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Articles, Commentaries, Penang Monthly [formerly Penang Economic Monthly]

Towards a political culture that suits a two-party system



Editorial in Penang Monthly, August 2013

Following the General Election in 2008, BN had the strange situation of being in the opposition in five states. Before March 8 that year, it only had that role in peripheral Kelantan.

Despite the fact that Perak fell back to BN through defections soon after, the new situation was that BN had to learn to play opposition in key states on the peninsula. This involved a self-image it could not easily accept.

Although it is taking a while to sink in for BN, Malaysia now has a two-party system. March 8, 2008 was no fluke, as May 5, 2013 has shown. While we often hear doubts being expressed about the ability of Pakatan to run the federal government should it gain power, we should just as enthusiastically discuss whether BN is capable of being an effective and responsible opposition coalition.

Now, the General Election this year showed beyond doubt that the two-party system is here to stay. The coalition that lost power actually lost the popular vote. What Malaysian voters should be demanding before the next General Election comes along is for politicians of both coalitions to develop their professionalism – as government and as opposition.

Where Pakatan is concerned, its member parties have no doubt had enormous experience sitting on opposition benches at federal and state levels. But even for them, their very success in recent years should pressure them to develop consciously a political culture that puts good governance at the centre.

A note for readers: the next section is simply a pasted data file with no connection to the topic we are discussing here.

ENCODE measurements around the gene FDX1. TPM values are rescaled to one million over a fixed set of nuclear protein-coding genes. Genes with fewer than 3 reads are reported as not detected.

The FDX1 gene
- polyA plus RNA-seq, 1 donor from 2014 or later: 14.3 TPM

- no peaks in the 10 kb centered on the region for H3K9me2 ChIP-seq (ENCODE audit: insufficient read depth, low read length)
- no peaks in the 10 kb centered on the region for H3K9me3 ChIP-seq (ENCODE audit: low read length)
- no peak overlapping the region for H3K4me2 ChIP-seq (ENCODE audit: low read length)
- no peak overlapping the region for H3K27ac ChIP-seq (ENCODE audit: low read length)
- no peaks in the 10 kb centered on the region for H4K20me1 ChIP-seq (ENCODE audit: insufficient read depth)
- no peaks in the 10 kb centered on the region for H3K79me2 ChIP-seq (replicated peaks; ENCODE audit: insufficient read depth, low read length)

Meanwhile, member parties in BN have no doubt been having trouble adjusting to the new role of being out of government; and with Pakatan managing to stay so strongly in power in Selangor, Penang and Kelantan for another term, BN will have to live with the strong probability of being in opposition for a long time.

A two-party system means that power can actually change hands, be that at state or federal level. This requires the parties involved to behave quite differently from the bad old days when BN could be arrogant because it could not be threatened, while the opposition could be uncompromising because no big prize was ever within reach in any case.

A two-party system requires political parties and politicians to develop behaviour that accepts the new normal where voters can effectively hold them to account for bad governance. Equally important is it for all parties to inculcate a new self-image – one that suits a mature democracy in which the rule of law is steadily enhanced, the mass media increasingly hold officials and politicians accountable, and politicians can never count on staying in power forever.

For example, if we take the state of Penang where Pakatan continues to enjoy strong voter support, the role of the opposition – mainly meaning Umno – should not be to snipe and jeer at the government but to contribute to good governance in the state by keeping the state government on the straight and narrow, and by accepting the new role of being a long-term opposition. The duty of both government and opposition is to contribute to the development of the state.


About Ooi Kee Beng

Dr OOI KEE BENG is the Executive Director of Penang Institute (George Town, Penang, Malaysia). He was born and raised in Penang, and was the Deputy Director of ISEAS - Yusof Ishak Institute (formerly the Institute of Southeast Asian Studies, ISEAS). He is the founder-editor of the Penang Monthly (published by Penang Institute), ISEAS Perspective (published by ISEAS) and ISSUES (published by Penang Institute). He is also editor of Trends in Southeast Asia, and a columnist for The Edge, Malaysia.


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